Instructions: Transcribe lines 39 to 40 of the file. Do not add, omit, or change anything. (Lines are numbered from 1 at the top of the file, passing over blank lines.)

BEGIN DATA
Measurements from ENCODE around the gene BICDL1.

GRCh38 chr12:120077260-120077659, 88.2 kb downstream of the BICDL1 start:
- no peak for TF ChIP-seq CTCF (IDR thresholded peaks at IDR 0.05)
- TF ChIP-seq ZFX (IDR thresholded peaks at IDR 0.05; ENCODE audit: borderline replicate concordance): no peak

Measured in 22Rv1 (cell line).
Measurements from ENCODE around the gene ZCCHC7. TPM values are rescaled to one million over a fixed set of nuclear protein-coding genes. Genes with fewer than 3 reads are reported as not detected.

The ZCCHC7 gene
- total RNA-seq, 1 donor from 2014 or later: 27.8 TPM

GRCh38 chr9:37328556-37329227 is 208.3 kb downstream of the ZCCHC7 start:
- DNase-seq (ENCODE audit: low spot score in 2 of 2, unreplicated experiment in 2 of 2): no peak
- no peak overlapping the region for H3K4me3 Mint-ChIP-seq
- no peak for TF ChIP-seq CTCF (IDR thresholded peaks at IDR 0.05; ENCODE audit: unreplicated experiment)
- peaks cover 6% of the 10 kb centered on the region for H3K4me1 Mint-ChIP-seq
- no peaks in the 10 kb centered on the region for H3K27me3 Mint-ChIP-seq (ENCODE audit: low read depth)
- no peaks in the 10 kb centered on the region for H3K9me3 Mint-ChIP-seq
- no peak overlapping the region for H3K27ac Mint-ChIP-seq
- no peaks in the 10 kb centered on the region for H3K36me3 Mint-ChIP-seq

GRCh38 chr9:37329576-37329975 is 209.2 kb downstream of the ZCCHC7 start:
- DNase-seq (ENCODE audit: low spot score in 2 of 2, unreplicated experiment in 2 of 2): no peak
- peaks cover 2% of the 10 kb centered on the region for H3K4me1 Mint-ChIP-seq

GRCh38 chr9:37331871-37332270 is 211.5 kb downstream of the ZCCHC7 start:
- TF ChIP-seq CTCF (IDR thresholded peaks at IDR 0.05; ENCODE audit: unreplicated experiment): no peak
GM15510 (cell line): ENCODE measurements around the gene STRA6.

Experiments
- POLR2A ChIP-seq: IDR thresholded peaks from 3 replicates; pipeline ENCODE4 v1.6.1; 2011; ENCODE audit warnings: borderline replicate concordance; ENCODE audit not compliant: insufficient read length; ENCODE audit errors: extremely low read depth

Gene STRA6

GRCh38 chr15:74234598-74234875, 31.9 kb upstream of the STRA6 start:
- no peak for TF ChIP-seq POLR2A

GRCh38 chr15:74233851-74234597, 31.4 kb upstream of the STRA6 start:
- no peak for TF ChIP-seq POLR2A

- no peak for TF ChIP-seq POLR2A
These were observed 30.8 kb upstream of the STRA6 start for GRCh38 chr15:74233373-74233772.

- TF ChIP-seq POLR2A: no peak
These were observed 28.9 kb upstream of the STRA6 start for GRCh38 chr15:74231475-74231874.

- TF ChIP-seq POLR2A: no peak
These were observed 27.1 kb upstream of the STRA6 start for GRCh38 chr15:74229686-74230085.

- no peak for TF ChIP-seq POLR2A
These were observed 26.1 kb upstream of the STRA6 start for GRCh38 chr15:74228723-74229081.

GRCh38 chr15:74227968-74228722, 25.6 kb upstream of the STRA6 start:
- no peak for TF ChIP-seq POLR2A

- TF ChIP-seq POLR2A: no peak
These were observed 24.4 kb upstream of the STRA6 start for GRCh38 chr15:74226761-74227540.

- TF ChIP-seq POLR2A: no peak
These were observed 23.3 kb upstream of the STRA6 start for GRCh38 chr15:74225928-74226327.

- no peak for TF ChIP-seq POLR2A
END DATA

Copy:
GRCh38 chr15:74227968-74228722, 25.6 kb upstream of the STRA6 start:
- no peak for TF ChIP-seq POLR2A